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Are Scientists and other highly educated people less likely to be religious?

If they are religious, how does that work with the knowledge they've learned? It would seem to contradict.


Asked by Anonymous at 6:45 AM on Nov. 20, 2010 in Religious Debate

This question is closed.
Answers (40)
  • I think scientific minds ARE less likely to have strong religious faith, however NOT because of their knowledge. Scientific minds are very analytical, they need physical proof of things - black and white tangible proof before they are generally willing to exist. Generally, when it comes to the spiritual, that proof simply isn't available with the technology & understandings we have today. So I don't think it's got anything to do with their knowledge or understanding, but simply their way of thought.

    Now, all that said, there are a great many strides in Metaphysical, Paraphysical & Paraphycological Scientific fields, all of which contain a great many very religious Scientists... Although I'm no professional, these tend to by my fields of study, and I've found that a general understanding of these fields actually supports a strong spiritual belief - although spiritual doesn't necessarily equal religious...

    Answer by SabrinaMBowen at 12:06 PM on Nov. 20, 2010

  • au contrare, out of the top ten scientists in the world, eight of them believe in a god, or other form of higher power.
    i don't know where that quote came from, can someone let me know if that's still accurate?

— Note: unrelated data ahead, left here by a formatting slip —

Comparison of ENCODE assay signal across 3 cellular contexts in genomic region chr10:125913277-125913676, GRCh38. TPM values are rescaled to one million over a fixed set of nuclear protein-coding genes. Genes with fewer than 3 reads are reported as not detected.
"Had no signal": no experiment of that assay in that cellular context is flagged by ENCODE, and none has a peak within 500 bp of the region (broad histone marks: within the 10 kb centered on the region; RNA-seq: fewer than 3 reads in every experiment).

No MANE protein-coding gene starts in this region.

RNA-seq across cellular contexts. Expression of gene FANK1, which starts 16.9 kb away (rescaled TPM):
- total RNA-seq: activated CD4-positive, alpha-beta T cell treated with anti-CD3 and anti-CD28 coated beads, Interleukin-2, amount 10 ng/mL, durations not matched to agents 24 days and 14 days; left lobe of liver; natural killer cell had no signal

i've never understood why people associate religion with ignorance and stupidity. especially because i've always been taught to expand my mind, not just in my religious studies, but my vocation and schooling. i've been told that many, many times. i'm interested in seeing where this question will go.

    Answer by AngryBob at 6:58 AM on Nov. 20, 2010

  • I am both a scientist and a Catholic. The two spheres don't contradict each other - science is the study of the natural world and religion is the method in which people choose to relate and interact with the life force responsible for generating the natural world. Actually, the more I have learned through my scientific endeavors, the deeper my faith has become.

    Answer by Dr.Donna at 8:23 AM on Nov. 20, 2010

  • Einstein said you cannot have Science without God. Science helps you figure-out how things work and allows you to truly appreciate God's brilliance.

    I have 2 degrees (working on #3), and am a devout Catholic.

    Answer by SamKJones at 8:56 AM on Nov. 20, 2010

  • Your first mistake, OP, is that you suffer from the delusion that all religion must be biblical, which then discounts the vast majority in favor of focusing in on the one that just happens to be the majority in the US. Your second is that you obviously don't have a remotely thorough knowledge of the beliefs and dogma of every religion, but again, only the biblical one for which you have tunnel vision. And then on top of that, you seem to be edging towards not only forcing all religions to be Christianity, but to be Young Earth Christianity, which isn't even a majority of all US Christians.